Mother’s Day music at the Mission

Anthony Quartuccio conducts the South Valley Symphony as they

Almost 40 years ago, Morgan Hill resident Pat Meyer and her
husband made up half the ensemble that would become, and remains
the South Valley Symphony.
Almost 40 years ago, Morgan Hill resident Pat Meyer and her husband made up half the ensemble that would become, and remains the South Valley Symphony.

The couple, along with Harold Bass and Shirley Autry – also Morgan Hill residents – were asked by another musician, Kay Barraclough, to play their first public gig at the city’s annual Independence Day celebration in the early 1970s, Meyer recalled.

“We had so much fun we decided to keep going,” Meyer, now the symphony’s principal cellist, said at her south Morgan Hill home last week. “You could say we were born on the Fourth of July.”

Now in its 38th year, the South Valley Symphony has grown substantially since then. The only community orchestra in South Santa Clara Valley plays four concerts per year, and features musicians of all ages, hailing from San Jose, Morgan Hill, Gilroy, Hollister and surrounding areas.

Their next concert will take place Sunday – Mother’s Day – at the Mission San Juan Bautista, a venue which was chosen as an annual concert site about five years ago for its architectural, cultural and pastoral ambiance.

“The Mission is a wonderful venue to have a symphonic concert,” said SVS board president Chris Hopwood. “The acoustics are fabulous, and we feel very fortunate we’ve been able to play there.” After the Mother’s Day show, spectators will be invited to a reception in the Mission’s garden, where they can meet the musicians.

The nonprofit symphony works closely with Gavilan College to promote the arts among younger people, and some of its longtime members – like Meyer – have continued volunteering their abilities for exactly that reason.

The youngest musician of the 40-member orchestra is a freshman in high school who just started playing oboe for the volunteer symphony, according to SVS board vice president John Graham.

He added that despite being a bona fide community mainstay – longer than most organizations that serve the area – the SVS is the “best kept secret” in the South Valley.

“It’s not just good for the community, culturally,” said Graham, a San Juan Bautista resident. “It’s good for the musicians. They have the opportunity to perform and be a part of the group.”

Hopwood said she was inspired to join the SVS board because of the dedication displayed by the musicians and other board members.

“These people are volunteers and they play as well as many professional orchestras, people that are paid full-time,” Hopwood said. “Every time I go to (an SVS) concert, I am reminded how great they are, and how fortunate the community is to have this.”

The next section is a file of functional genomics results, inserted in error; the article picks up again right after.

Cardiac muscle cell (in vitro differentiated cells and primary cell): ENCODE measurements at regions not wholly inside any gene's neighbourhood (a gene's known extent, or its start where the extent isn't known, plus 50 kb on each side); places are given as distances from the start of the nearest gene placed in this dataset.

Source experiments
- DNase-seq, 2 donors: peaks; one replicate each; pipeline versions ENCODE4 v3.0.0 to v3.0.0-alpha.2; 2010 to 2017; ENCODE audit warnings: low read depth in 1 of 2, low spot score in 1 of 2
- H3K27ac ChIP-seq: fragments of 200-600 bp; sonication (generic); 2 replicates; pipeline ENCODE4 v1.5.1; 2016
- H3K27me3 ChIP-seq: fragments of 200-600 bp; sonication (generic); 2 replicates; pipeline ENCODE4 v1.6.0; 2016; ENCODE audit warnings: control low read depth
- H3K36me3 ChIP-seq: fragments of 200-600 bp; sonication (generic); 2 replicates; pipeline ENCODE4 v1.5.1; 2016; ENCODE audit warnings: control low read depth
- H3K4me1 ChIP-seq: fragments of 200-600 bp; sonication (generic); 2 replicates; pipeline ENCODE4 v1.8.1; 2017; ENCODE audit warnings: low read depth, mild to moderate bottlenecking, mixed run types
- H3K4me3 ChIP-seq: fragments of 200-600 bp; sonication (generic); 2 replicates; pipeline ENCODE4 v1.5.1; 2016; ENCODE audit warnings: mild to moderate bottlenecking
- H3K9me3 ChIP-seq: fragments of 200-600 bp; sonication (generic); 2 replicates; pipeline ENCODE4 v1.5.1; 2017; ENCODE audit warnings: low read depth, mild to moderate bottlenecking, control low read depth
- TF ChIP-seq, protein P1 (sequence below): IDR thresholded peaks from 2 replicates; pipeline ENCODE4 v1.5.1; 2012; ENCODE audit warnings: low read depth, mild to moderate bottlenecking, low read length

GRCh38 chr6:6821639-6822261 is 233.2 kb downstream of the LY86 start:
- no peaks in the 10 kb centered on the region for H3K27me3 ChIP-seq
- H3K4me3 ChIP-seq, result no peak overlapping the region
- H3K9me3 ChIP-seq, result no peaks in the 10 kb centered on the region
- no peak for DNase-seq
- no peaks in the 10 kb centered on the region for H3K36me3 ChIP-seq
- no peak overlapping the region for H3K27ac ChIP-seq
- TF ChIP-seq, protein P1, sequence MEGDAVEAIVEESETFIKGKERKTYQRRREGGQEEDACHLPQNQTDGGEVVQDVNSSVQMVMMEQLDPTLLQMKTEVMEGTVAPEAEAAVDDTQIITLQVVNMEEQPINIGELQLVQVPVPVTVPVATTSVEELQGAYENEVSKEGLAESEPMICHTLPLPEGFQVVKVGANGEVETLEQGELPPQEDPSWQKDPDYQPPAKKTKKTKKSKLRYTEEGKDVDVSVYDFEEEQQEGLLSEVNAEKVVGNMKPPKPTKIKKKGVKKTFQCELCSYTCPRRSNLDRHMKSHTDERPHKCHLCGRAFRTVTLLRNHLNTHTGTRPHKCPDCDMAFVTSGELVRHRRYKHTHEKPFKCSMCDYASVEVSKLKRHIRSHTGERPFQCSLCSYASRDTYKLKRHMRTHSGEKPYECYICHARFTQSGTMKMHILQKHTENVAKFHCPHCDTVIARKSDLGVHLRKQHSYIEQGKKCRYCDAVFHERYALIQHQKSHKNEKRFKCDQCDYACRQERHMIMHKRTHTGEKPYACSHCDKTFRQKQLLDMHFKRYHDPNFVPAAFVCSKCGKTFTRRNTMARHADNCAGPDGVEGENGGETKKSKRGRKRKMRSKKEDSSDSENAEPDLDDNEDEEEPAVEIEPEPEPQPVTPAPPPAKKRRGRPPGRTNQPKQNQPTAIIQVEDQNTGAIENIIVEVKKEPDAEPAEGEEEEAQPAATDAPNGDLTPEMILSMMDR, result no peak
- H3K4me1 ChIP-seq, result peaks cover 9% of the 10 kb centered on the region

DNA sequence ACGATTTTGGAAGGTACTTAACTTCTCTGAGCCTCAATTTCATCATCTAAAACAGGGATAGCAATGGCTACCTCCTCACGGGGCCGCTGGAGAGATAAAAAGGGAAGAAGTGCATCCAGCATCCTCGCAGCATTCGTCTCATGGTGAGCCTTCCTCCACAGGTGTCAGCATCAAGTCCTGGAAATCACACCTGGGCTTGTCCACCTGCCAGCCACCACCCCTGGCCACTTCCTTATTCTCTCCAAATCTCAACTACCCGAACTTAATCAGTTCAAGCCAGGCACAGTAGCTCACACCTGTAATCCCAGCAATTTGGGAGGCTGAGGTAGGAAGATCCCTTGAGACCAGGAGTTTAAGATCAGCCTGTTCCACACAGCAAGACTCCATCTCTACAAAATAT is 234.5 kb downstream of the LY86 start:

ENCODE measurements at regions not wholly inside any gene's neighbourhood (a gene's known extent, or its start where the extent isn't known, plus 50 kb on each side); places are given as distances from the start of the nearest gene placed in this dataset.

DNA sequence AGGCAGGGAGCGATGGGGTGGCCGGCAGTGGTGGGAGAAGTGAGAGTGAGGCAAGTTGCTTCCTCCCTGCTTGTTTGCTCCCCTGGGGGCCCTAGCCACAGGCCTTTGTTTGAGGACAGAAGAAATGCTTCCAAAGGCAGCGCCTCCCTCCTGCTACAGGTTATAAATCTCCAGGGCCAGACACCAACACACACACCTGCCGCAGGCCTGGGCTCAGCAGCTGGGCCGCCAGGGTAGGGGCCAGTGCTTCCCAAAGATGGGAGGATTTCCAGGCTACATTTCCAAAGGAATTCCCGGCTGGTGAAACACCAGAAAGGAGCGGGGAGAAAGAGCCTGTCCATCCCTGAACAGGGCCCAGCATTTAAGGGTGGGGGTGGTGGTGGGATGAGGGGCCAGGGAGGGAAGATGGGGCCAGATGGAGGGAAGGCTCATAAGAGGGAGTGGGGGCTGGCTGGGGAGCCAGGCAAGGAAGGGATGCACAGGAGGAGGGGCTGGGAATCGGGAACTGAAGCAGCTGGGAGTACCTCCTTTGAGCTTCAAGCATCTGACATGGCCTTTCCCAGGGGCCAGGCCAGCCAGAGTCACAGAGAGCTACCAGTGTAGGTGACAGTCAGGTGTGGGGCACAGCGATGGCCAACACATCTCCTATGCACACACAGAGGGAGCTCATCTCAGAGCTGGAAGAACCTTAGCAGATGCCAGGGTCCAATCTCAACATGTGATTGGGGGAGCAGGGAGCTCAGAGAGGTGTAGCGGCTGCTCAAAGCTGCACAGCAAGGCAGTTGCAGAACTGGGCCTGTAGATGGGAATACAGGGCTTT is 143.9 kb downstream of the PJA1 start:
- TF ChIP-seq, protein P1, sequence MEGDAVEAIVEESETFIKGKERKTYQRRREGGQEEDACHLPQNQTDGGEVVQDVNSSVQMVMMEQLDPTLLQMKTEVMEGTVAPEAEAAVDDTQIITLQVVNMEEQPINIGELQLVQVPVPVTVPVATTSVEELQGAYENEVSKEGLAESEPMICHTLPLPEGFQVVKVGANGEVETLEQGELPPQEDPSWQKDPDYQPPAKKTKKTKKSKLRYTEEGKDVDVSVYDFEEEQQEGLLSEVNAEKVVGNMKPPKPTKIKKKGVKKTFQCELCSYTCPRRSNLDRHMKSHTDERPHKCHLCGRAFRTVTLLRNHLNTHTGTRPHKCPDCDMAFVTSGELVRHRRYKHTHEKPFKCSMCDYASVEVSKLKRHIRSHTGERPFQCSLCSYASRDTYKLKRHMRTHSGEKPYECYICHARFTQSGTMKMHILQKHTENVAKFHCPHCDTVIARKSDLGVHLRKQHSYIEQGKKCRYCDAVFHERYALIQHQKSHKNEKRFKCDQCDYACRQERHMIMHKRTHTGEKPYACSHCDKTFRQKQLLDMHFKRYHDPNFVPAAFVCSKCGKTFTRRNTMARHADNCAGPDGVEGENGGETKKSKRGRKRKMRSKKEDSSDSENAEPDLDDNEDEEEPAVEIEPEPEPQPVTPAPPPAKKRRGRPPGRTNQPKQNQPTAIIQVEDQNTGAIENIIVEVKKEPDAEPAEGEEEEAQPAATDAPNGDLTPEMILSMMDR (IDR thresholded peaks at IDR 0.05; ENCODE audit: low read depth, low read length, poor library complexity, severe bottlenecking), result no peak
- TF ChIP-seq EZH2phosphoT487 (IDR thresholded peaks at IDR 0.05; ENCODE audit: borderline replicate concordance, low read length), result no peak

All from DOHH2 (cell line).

Meyer, 86, has played cello professionally since before she and her husband Phil, who is deceased, moved to Morgan Hill in 1969. Once the principal cellist for the San Jose Symphony, and a former music teacher who still does educational performances for classrooms, Meyer said she has “never” thought about retiring – mainly in order to preserve an interest in music among children.

“I love the music and I love to see other people enjoy it too, especially young people,” said Meyer, adding that it makes her “sad” to see Morgan Hill Unified and other public school districts in the Bay Area cutting music programs.

As part of its contribution to the community, the SVS coordinates an annual youth music competition, held in honor of former board member Al Navaroli, who Hopwood describes as “a very active supporter” of the local symphony. The competition is open to musicians age 10 to 18 in Santa Clara and San Benito counties, and allows the winner a chance to perform as a soloist with the SVS.

Donating her abilities as a volunteer for the South Valley Symphony is a significant time commitment for Meyer, who also plays professionally for the Alexander Trio, a classical ensemble that is based in Los Gatos and plays private gigs. The SVS still practices at least once a week for several weeks leading up to each of its four annual concerts. And while it has become more difficult for Meyer to carry her bulky instrument around as she has grown older, she said “a lot of nice people” help her.

Some of those nice people are the other musicians in the symphony who, no matter how old they are, share Meyer’s enthusiasm for classical music, and their desire to share it.

“They love to play, and they work hard,” Meyer said. “There’s a lot of camaraderie in the orchestra.”

Adding that, in her long experience, a classical musician with an instrument is welcomed by strangers the world over, Meyer noted just one more reason why she will continue playing cello – professionally or as a volunteer – as long as she can.

“Next to my God and my family, music is my life. Music keeps you alive.”

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